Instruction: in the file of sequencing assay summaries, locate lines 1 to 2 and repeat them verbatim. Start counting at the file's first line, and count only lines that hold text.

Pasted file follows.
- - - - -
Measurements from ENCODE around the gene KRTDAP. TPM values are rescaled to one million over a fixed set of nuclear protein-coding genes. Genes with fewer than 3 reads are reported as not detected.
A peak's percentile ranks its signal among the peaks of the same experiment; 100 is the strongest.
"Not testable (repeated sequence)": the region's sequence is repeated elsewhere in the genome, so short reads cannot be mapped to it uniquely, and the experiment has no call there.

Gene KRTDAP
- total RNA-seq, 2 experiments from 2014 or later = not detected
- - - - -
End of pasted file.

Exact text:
Measurements from ENCODE around the gene KRTDAP. TPM values are rescaled to one million over a fixed set of nuclear protein-coding genes. Genes with fewer than 3 reads are reported as not detected.
A peak's percentile ranks its signal among the peaks of the same experiment; 100 is the strongest.